Most of this post is written by my ex-neighbor, Jane Moore. She lives two houses down from our previous home at the top of Deception Gulch. She wrote me a few emails commenting on the last two wall posts. She pointed out that she was one of the few women who built hand-stacked rock walls in Jerome. I always looked at her driveway and corral walls when I drove up to Richard’s house and assumed Chuck Runyon, her partner, built them. I am very embarrassed to find I’m just another male chauvinist.
Here’s what Jane wrote and the photos that accompanied her emails.
“Gig Stearman [Jane’s neighbor down Gulch Road] is another absolutely fabulous wall builder, who uses rocks far larger than anyone else I know! And, perhaps you didn’t know that I’m the person who has done most of the dry stack walls on this property, with Chuck’s help with the bigger rocks. Not too many people have ever seen them. I’m sending you a few pictures. I don’t know of too many other women who do dry stack walls!
“John Walsh is the person who I got started doing them with—he was in his eighties at the time, I worked for him doing yard work in the early eighties and was helping him rebuild his walls at Villa Contenta. (He was such a fun person to work for! I learned a lot about his life, as well.) Wall building in my yard is still something I am doing 30 years later—holding the hillside back, doing new walls and repairing old ones. Mine may not be as pretty as some of the other fabulous wall builders’ in town, but they last!
“And yes, I became a wall builder out of necessity myself. The day I signed the papers from Jill, the woman who sold me the house, was the day I was underneath the house cleaning some of her stuff out and the rock wall under there completely fell over! There were SO many old walls all over this property in various states of disrepair, that it seems it’s a never ending project! But never mind… it’s a job I enjoy, as long as my back holds out!
“I love doing winding steps, and just funky, organic looking walls. I try to re-use good rocks, but end up having to go hunt for them a lot of times, and I really like to mix rocks—Tapeats sandstone, local limestone, flagstone, volcanic rock, etc.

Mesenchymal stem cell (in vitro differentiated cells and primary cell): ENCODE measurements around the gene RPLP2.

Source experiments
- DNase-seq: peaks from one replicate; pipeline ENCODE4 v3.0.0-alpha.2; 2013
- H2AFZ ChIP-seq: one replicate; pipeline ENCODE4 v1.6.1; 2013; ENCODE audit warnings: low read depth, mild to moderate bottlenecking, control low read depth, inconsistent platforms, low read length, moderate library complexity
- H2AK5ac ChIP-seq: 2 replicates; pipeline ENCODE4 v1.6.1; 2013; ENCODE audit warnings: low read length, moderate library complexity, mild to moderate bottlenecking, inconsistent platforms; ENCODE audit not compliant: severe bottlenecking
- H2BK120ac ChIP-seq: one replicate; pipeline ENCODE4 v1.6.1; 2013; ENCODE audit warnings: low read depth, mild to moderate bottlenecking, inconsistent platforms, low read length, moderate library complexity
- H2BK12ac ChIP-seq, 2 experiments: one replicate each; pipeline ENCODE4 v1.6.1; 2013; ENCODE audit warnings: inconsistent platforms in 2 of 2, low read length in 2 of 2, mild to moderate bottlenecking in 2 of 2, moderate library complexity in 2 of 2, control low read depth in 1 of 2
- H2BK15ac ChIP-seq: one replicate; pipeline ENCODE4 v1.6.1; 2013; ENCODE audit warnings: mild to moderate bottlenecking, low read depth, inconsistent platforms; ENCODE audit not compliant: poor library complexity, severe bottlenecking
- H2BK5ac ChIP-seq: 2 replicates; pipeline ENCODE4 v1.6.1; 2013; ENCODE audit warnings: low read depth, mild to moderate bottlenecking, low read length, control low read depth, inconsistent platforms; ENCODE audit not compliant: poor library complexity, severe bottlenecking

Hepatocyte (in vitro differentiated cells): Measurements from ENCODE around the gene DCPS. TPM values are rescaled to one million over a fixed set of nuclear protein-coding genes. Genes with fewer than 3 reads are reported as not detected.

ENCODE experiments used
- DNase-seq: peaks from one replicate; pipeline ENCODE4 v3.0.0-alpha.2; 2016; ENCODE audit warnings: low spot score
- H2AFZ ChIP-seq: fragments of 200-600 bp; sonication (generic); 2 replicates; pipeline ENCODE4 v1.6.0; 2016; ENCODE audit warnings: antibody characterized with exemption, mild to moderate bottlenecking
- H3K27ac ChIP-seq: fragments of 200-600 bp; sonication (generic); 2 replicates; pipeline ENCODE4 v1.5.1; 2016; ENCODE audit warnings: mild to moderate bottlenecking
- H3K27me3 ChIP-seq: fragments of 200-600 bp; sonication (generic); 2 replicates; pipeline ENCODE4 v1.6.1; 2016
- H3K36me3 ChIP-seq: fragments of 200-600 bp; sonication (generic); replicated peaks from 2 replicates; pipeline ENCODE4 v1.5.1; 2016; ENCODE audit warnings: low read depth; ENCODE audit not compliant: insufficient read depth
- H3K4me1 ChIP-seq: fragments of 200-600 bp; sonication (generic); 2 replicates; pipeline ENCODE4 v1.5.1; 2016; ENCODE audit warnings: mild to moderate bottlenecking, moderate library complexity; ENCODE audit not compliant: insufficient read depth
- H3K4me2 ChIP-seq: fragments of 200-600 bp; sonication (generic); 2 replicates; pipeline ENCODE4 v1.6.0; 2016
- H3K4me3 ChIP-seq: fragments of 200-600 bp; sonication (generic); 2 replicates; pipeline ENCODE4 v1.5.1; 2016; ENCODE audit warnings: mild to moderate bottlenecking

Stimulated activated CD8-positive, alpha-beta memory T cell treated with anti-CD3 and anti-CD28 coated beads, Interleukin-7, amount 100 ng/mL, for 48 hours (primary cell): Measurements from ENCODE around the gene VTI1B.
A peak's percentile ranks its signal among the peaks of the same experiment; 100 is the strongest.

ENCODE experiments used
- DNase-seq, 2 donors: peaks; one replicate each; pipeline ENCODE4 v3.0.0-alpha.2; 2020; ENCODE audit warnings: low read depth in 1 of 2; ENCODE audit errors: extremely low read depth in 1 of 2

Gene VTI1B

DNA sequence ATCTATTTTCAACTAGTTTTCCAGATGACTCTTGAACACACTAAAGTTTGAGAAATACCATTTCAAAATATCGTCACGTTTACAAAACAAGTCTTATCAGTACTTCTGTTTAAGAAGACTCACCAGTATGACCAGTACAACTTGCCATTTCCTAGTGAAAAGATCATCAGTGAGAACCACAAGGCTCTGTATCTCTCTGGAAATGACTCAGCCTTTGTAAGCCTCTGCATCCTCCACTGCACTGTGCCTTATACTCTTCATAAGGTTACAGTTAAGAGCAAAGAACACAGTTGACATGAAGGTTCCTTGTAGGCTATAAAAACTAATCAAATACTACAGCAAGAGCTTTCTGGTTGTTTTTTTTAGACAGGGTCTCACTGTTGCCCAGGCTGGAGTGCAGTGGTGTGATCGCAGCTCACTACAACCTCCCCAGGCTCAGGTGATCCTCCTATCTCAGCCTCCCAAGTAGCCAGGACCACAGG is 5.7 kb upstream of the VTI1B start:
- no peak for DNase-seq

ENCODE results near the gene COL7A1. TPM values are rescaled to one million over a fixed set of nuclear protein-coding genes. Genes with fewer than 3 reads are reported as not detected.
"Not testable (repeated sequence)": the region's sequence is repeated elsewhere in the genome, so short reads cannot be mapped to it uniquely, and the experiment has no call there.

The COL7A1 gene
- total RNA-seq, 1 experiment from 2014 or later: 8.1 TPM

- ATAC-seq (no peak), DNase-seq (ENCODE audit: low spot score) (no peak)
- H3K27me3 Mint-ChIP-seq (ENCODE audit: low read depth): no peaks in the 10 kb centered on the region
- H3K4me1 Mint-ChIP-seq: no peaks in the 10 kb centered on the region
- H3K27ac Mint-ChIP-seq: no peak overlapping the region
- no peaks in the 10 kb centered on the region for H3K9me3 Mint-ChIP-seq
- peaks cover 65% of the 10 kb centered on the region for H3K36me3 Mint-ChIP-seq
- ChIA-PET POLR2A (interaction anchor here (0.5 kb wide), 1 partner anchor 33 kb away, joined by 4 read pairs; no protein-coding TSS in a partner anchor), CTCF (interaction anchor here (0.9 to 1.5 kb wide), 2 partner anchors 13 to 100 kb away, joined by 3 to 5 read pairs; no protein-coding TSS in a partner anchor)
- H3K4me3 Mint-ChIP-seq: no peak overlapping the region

“Here’s my latest project—a “pony” wall for a ramp that connects one corral to the other. It’s about halfway done. Another wall on the other side of ramp needs to be redone (the one along Richard’s driveway)
“When I first started building walls out of the odd shaped native rocks here, a strange feeling came over me that I had done this before (I don’t really question when that happens, I just accept!), and when the rocks just seem to fit perfectly together like a jigsaw puzzle, it goes so fast and is so much fun. With the native rocks, I like what I jokingly call “turd” rocks—long skinny ones that might only look like the size of a hand or two on the face of wall, but will go back in the wall a couple of feet. I spend a lot of time carefully fitting together other less useful rocks in as backfill, so the wall is actually quite thick, keeping in mind that backfill material and drainage is all important. I always joked that Chuck did the inside work/carpentry, and I did the outside work/”grunt” labor! I know I’ve done a hell of a lot of the pick and shovel work on this property!
“Next is a wall that’s taken 30 years to finish! Will finally be done this year, and i have been out working on it all day today.
Jane is a potter and painter who has worked in Made In Jerome Pottery—www.madeinjerome.com/ since 1980.
Like many artists that settled in Jerome in the seventies, Jane participated in town politics. Jane, Peggy Tovrea and Debbie Hall started the fireman’s auxiliary in 1976, after Phil Tovrea, one of Jerome’s renegade hippie newcomers was elected fire chief. Jane was head of Planning and Zoning in the 1980s. She was vice mayor from 1982–84, elected to the Town Council from 1998–2008 and was appointed mayor 2004–06.